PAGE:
2 tablespoons extra virgin olive oil
2 small shallots, diced
2 cloves garlic, finely minced
3 medium sized yellow potatoes, rinsed and dice
2-3 slices bacon, cut into small pieces (or ¼ cup diced pancetta)
3-4 handfuls rinsed baby nettle leaves, base stems trimmed*
3 cups vegetable broth or bone broth
1/3 cup heavy cream (may replace with canned full fat coconut milk)
1 tablespoon honey
Juice of ½ lemon
Splash of apple cider vinegar (optional)
Pinch of red chili flakes (optional)
Sea salt and pepper to taste
Garnish with fresh parsley
Heat a soup pot over medium heat. Add the oil and when hot, add the shallots, garlic, diced and bacon/pancetta. Allow the shallots to turn glassy and the pancetta to turn crispy. Stir occasionally. Add the nettles to the pot sauté until wilted.
Add the potatoes and pour in enough vegetable broth until the potatoes are covered. Bring the soup to a simmer for about 15 minutes, or until the potatoes are tender.
Once the potatoes are tender, remove the pot from the burner, and using an immersion blender puree the soup. Return the pureed soup back onto the burner and heat on low.
Next add the cream and honey. Stir well to combine. Finally, add the lemon juice and a splash of apple cider vinegar to brighten the soup. Season with chili flakes, sea salt and pepper to taste. You could even add some frozen nettle pesto if desired. Garnish with fresh parsley.
Serve with buttered fresh bread and a side salad.
*Note: By trimming the nettles, and leaving only the delicate stems, keeps the soup more delicate and smooth.
Creamiest Alfredo Sauce
This Alfredo sauce is the bomb! Everybody loves it. And guess what, it is dairy-free, egg-free, nut free, and gluten-free making it very allergen friendly. Plus, it's loaded with veggies...but your kiddos (or picky eaters) would never know. It is also naturally low histamine if you choose vegetable broth and I like to pour this sauce over pasta, roasted veggies, or steamed potatoes. It's so delicious, I am sure you will find other ways to utilize this sauce.
Total Time: Less than 30 minutes
1 medium head cauliflower
1 medium leek
4 cloves garlic
1 can full fat coconut milk
1/4 cup nutritional yeast
Juice of one lemon
1 teaspoon sea salt
Fresh ground pepper
1/4 teaspoon red chili flakes (optional)
1/4 cup (or more) veggie broth - can substitute with water or bone broth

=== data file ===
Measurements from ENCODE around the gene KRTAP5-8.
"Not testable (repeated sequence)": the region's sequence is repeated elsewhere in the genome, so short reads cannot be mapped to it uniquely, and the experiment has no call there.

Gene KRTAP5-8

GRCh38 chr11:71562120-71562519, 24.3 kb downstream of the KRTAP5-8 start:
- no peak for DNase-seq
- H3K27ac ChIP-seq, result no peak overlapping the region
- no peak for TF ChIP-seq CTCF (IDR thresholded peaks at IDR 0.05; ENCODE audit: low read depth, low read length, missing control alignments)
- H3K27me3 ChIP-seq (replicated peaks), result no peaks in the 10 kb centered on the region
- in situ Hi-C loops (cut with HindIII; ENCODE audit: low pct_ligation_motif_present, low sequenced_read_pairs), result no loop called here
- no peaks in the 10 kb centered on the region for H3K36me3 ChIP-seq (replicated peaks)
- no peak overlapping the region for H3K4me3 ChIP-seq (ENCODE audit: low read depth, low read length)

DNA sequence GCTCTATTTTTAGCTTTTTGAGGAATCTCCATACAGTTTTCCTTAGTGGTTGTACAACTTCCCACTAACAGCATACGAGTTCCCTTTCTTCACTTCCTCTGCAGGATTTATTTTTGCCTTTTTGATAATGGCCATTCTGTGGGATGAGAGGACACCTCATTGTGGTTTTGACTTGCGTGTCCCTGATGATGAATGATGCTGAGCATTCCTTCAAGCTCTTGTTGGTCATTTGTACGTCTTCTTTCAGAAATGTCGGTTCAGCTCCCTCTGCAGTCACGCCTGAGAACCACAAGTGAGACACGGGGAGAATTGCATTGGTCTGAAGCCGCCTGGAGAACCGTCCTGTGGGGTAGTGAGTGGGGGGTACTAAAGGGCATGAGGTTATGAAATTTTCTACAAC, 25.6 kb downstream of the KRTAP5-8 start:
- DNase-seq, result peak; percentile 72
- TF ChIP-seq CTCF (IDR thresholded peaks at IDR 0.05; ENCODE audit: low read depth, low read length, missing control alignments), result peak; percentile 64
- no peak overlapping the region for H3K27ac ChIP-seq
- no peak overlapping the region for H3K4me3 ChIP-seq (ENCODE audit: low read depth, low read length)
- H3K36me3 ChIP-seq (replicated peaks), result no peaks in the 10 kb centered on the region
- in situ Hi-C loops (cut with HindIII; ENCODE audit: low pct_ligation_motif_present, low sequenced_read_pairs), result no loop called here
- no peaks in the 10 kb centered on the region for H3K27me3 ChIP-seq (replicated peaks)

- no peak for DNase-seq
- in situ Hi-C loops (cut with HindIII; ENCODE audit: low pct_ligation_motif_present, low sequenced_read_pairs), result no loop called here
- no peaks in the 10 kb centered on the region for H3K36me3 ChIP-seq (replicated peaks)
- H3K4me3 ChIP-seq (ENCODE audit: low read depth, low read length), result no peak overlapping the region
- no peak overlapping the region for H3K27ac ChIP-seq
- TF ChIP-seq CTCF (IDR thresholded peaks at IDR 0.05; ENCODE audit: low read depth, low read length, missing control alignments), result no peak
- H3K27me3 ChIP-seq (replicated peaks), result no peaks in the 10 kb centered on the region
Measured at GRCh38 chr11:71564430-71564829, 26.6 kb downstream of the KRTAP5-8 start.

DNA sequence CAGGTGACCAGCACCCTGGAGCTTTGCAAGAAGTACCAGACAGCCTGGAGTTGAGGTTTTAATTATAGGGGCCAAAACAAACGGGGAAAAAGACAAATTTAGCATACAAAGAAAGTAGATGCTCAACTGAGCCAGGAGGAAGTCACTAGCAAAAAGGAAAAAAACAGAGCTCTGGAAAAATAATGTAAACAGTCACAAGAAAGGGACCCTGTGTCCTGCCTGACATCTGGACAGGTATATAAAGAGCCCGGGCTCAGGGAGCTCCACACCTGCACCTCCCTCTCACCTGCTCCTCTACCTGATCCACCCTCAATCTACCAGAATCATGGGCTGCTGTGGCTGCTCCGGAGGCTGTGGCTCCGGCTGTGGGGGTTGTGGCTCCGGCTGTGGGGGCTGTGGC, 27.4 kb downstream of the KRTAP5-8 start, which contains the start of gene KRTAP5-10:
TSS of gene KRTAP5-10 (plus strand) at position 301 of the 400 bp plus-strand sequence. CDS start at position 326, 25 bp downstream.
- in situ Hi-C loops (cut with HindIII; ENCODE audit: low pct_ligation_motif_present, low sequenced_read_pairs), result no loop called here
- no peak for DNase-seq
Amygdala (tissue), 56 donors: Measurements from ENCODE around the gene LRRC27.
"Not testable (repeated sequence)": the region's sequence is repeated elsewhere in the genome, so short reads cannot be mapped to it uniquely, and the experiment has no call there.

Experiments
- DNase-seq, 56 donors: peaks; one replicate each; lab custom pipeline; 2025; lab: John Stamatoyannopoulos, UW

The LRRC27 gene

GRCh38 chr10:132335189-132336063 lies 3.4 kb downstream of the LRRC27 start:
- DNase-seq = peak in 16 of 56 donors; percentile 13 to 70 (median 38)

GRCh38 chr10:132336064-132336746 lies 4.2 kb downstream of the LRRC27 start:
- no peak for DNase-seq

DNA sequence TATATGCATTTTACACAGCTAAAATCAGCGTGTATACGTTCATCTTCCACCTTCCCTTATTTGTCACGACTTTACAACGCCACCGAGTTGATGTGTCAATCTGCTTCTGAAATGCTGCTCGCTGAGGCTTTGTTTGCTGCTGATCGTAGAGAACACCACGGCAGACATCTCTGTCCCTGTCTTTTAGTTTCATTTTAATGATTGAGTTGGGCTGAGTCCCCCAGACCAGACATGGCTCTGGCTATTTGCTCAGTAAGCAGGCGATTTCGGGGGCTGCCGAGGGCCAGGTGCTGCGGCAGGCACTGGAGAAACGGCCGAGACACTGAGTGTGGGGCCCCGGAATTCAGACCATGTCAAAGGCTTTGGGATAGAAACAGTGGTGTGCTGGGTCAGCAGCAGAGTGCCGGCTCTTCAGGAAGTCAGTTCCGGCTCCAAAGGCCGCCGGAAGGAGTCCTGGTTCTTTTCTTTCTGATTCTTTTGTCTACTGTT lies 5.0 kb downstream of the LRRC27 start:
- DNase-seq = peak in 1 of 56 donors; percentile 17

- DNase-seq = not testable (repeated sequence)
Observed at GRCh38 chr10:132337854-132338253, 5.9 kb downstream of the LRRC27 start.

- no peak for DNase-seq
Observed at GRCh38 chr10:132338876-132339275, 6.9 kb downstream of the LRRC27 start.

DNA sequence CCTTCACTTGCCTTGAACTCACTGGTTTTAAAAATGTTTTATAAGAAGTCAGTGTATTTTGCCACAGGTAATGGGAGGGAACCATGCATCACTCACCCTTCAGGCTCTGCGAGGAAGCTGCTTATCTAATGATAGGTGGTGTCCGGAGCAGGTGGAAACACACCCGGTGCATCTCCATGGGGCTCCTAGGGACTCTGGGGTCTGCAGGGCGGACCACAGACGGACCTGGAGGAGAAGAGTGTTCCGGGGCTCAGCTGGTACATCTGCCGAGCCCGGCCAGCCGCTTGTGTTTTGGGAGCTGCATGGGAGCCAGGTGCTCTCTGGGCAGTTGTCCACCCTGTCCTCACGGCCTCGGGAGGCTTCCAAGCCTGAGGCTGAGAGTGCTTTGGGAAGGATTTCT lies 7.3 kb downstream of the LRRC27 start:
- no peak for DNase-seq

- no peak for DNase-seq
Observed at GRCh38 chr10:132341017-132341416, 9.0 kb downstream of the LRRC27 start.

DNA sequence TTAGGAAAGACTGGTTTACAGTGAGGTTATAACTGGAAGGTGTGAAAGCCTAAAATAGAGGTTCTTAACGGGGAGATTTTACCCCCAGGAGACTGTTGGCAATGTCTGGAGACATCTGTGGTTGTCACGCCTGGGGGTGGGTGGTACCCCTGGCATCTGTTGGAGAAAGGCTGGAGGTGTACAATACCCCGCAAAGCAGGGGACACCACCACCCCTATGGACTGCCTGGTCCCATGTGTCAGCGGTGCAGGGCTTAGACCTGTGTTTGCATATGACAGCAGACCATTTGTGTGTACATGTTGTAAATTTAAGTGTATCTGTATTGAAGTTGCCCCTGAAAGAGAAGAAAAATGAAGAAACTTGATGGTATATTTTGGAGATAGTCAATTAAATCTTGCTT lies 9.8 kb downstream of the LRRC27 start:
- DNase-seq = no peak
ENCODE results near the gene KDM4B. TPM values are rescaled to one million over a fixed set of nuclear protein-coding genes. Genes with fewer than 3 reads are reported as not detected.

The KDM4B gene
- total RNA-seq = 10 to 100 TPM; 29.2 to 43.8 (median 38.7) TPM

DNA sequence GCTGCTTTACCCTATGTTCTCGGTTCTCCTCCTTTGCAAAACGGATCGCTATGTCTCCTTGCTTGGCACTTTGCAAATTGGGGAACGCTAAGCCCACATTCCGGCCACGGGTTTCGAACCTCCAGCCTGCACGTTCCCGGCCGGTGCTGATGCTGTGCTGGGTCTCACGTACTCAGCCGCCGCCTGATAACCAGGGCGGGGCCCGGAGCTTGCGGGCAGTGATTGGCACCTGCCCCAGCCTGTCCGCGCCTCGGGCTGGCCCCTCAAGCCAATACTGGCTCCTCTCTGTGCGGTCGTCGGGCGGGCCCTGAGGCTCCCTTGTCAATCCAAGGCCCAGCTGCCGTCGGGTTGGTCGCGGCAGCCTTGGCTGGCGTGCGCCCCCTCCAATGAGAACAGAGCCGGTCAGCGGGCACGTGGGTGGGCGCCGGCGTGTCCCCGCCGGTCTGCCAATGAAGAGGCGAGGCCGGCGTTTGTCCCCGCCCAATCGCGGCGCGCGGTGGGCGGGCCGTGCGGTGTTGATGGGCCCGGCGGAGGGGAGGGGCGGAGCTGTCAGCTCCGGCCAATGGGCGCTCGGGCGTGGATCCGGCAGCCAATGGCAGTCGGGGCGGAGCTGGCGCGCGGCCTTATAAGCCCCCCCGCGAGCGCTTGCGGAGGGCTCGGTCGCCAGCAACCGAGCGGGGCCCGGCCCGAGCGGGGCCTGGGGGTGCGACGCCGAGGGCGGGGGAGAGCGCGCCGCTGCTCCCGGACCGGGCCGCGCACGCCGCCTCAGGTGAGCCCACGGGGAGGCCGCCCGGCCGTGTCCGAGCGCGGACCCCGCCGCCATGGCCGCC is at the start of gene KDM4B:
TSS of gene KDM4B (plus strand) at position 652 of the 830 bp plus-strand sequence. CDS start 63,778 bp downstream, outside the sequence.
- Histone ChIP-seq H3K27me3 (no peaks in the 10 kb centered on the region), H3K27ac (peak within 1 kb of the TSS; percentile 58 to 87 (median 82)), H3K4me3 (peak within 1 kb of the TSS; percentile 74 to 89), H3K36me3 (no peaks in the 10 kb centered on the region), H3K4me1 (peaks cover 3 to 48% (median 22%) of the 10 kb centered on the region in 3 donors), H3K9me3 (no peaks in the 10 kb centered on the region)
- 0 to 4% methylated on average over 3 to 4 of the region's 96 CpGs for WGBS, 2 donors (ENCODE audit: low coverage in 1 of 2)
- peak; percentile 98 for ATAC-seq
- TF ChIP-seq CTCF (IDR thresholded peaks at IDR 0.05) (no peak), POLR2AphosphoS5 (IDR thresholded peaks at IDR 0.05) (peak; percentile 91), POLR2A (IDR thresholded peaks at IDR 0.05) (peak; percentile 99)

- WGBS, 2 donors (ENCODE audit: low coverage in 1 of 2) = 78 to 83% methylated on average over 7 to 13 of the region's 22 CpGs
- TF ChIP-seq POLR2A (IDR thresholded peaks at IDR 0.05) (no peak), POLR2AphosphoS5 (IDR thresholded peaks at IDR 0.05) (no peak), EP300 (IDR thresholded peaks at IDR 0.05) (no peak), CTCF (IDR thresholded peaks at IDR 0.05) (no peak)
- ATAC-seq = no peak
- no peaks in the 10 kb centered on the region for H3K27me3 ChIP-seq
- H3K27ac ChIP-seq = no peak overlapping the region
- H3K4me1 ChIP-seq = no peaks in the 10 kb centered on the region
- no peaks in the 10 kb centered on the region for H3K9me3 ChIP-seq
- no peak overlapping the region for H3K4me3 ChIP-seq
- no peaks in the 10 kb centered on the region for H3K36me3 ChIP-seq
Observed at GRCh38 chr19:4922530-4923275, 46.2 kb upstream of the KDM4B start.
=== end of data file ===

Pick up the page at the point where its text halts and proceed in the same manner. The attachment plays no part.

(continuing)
When the 15 minutes are done, use a fork to test the doneness of the cauliflower. It should be fork tender. Turn off heat, remove lid, and allow to cool a few minutes until it is cool enough to handle. Transfer the steamed veggies* to a high powered blender (I used a Blend Tech).
To the veggies add the canned coconut milk, nutritional yeast, juice of 1 lemon, salt, and plenty of fresh ground pepper. Add the optional chili flakes for a little spice. Blend on high until smooth. Add the veggie broth or additional liquid, and blend on high for 1-2 minutes until the mixture is silky smooth. Now it's ready to be served!!
Keep leftovers in a glass container in the fridge. Reheat over the stove top or in microwave. You may need to add another splash of broth or water to thin to desired consistency.
*Note: I usually discard the main portion of the cauliflower stem.
Nutrition Facts (per serving): 170kcal, 13g fat, 11g carbs, 4g fiber, 5g protein.
This dish is delicious with in-season tomatoes and zucchini from the farmer’s market. The tomatoes, hands down, make the dish. Add your choice of protein whether its diced organic Italian chicken sausage or ground grass-fed beef or poultry. If you choose the latter, you will need to be more generous with the salt.
Makes 2 servings.
Time: ~ 15-20 minutes
1 tablespoon extra virgin olive oil
4 large cremini mushrooms, finely chopped
½ medium yellow onion, finely chopped
Your choice of protein (2x chopped organic chicken sausage or ½ lb ground grass-fed meat)
1 teaspoon fennel seeds
Chili flakes to taste
2 large cloves garlic, finely minced
2 large ripe beefsteak tomatoes
2 large yellow zucchini (green is ok too)
½ cup red wine
Salt and fresh ground pepper to taste
2 – 2oz servings of spaghetti pasta (cooked to package instructions)
Toppings: extra virgin olive oil, grated pecorino/parmesan, fresh basil
Bring a large pot of water to boil and cook pasta per package instructions. Julienne the two large zucchini into thin pasta like threads using a julienne peeler. Dice the remaining core and set aside.
Meanwhile, heat a large cast iron pan over medium and add the olive oil. Once warm add the diced mushrooms, yellow onion, diced zucchini core, and your choice of protein. Season with fennel seeds and chili flakes. If using ground meat, season with ½ teaspoon salt. Once the meat is cooked and veggies tender, add the garlic and chopped tomatoes. Stir well and cover with lid. Let simmer on medium low.
After about 5 minutes, add the red wine, stir, and cover with lid to retain moisture. Allow to simmer on low until the tomatoes are completely broken down and the mixture is soupy. Season with additional salt and freshly ground pepper to taste.
Divide the zucchini noodles (zoodles) into two pasta bowls and heat briefly in the microwave for 1-2 minutes or until tender. Top each with 1 serving of cooked spaghetti pasta and stir to combine. Divide the tomato sauce over top and garnish with a drizzle olive oil, grated cheese, and plenty of chopped basil.
Notes: Jovial gluten free spaghetti pasta is one of the best GF alternatives. To keep recipe dairy free simply skip the cheese topping.
I hope you enjoy my creative, flavorful, and nutrient dense approach to whole foods cooking. All recipes are gluten free.